Kevin Burns has an uptown mindset that translates into sultry fashions, accentuating glamour with hints of classic rock ‘n roll flair. His creations — T-shirts embellished with as many as 500 Swarovski crystals, denim handbags that can double as low-slung hip belts, as well as fitted and distressed denim jackets — are all designed according to his mood. For Burns, creative director and co-owner (with partners Gary Rivlin, CEO, and James Reginelli, CFO) of Usona, setting fashion trends outside of his 4,000 square foot, multimillion-dollar home furnishing store based in Philadelphia, is a way to unwind and express himself. “My creative side, doing the fashion portion, is something that I can do without the constraints of rules,” says Burns. “Whatever kind of creative idea I might have, I can just unleash it and let myself go.”
His passion for designing cutting-edge clothing began as a teenager when he used to listen to the music of artists such as David Bowie, Grace Jones, and Iggy Pop. But his designs were especially influenced from hanging out in New York City’s club scene during the mid-1980s and 1990s. Those times, Burns says, were all about being seen in wonderful garments or having what he calls the “it factor,” a look that really made you stand out. “You had to stand in club lines, behind velvet ropes, to get into the hottest spots,” recalls Burns. “It was a very undemocratic door policy [as far as] who could or could not come in, but you really had to be on fire or be ultra fabulous to get through the door, because everyone was competing to get in.”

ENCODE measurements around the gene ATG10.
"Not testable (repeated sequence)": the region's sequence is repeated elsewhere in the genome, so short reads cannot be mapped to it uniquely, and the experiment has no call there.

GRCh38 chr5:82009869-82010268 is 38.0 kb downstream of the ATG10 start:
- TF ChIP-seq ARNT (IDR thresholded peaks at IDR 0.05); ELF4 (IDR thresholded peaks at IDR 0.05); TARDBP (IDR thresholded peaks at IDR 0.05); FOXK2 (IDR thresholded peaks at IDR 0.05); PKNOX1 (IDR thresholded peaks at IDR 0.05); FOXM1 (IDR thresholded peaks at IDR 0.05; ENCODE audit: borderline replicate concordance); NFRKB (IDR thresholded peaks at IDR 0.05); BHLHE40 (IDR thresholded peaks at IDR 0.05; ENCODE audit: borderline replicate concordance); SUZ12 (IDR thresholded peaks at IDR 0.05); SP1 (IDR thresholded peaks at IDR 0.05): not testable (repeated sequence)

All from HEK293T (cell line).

For that reason, Burns designed his own elaborate outfits, such as a leather jacket with pieces from a crystal chandelier sewn onto the arms. Or he would take apart a necklace and use it as an epaulet on the shoulder of a jacket so that the coat would be “covered with trinkets and madness.” His attire always garnered the desired attention. Creating unique styles for New York City’s chic nightspots became a private pastime too delicious to give up. “Even though I have the home furnishing business, I still have that other outlet for my creative energy,” says Burns. “If an idea hits me, I just try to release it and bring it to life.”
- ORIENT YOURSELF: “The most important thing to do is gather a little history about glam style. Watch old movies like A Clockwork Orange, Blade Runner, or Mad Max Beyond Thunderdome because they show a punk, post-apocalyptic way of seeing the world. And they’re very sexy and follow the whole rock ‘n roll aesthetic.”
- BROWSE VINTAGE MATERIAL: Read old fashion magazines from the 1920s, 1970s, and 1980s as reference material.
- SHOP: Burns travels to New York City’s fabric district, Sixth Avenue (also called Avenue of the Americas) from 27th to 31st streets, for the best purchase prices on trimmings, buttons, etc.
- BOOKS TO READ: Icons of Fashion: The 20th Century edited by Gerda Buxbaum (Prestel Verlag, 1999, $29.95). The Fashion